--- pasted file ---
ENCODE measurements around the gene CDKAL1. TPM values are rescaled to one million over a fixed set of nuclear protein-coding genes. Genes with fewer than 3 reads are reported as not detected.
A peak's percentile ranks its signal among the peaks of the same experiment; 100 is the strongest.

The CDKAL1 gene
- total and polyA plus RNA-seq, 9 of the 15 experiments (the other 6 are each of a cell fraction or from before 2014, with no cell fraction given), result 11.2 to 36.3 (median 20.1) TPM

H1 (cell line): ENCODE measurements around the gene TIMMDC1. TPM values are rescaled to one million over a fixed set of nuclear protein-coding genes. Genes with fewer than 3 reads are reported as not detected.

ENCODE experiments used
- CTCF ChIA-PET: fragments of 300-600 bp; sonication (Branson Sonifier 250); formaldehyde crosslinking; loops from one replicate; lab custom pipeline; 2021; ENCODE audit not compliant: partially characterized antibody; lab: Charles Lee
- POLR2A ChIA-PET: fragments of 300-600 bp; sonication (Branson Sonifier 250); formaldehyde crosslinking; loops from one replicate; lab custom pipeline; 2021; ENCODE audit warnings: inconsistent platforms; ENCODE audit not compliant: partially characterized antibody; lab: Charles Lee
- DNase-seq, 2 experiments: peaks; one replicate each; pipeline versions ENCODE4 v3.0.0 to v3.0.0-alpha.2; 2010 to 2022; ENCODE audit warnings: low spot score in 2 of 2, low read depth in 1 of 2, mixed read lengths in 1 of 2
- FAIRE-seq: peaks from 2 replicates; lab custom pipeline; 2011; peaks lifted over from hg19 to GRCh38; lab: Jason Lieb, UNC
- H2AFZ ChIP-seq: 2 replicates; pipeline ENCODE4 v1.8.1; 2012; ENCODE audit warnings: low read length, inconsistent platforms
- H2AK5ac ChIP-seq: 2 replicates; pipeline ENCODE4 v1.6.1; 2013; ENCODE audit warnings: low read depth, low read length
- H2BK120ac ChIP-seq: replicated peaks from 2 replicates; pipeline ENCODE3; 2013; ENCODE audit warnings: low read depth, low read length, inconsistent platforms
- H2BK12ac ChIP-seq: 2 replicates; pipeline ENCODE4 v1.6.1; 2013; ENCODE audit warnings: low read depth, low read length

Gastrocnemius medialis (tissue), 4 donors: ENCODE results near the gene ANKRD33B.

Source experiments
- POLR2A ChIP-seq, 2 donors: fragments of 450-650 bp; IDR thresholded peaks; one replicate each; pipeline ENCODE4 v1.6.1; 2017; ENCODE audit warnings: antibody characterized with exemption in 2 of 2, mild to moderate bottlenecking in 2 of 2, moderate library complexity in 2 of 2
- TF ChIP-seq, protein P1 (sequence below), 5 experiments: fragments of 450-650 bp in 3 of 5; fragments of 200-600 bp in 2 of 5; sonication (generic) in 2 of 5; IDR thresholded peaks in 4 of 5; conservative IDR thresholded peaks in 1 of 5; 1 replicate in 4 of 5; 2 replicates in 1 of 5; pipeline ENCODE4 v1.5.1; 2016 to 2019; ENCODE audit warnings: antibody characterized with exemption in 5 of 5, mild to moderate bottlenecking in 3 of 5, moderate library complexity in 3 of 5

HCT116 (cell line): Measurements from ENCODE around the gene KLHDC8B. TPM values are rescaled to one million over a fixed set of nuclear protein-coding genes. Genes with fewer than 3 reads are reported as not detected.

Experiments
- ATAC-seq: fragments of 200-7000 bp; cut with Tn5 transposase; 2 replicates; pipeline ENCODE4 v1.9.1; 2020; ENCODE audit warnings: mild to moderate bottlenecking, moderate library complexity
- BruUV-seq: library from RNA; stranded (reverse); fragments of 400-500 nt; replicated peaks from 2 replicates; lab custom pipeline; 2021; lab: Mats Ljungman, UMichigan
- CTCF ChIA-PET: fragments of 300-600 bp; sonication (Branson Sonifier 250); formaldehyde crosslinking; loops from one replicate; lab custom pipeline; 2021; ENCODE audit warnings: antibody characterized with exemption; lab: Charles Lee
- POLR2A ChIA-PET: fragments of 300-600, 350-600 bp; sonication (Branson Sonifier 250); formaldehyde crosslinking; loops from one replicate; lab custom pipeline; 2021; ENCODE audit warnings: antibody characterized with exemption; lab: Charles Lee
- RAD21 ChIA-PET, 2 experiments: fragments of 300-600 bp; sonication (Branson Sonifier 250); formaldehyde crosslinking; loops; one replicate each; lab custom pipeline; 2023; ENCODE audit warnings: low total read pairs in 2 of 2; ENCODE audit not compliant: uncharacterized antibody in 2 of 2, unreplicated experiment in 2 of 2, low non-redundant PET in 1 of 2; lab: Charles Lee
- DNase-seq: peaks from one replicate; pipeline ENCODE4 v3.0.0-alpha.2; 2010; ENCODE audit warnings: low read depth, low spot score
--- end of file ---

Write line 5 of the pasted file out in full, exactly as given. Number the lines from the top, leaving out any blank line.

H1 (cell line): ENCODE measurements around the gene TIMMDC1. TPM values are rescaled to one million over a fixed set of nuclear protein-coding genes. Genes with fewer than 3 reads are reported as not detected.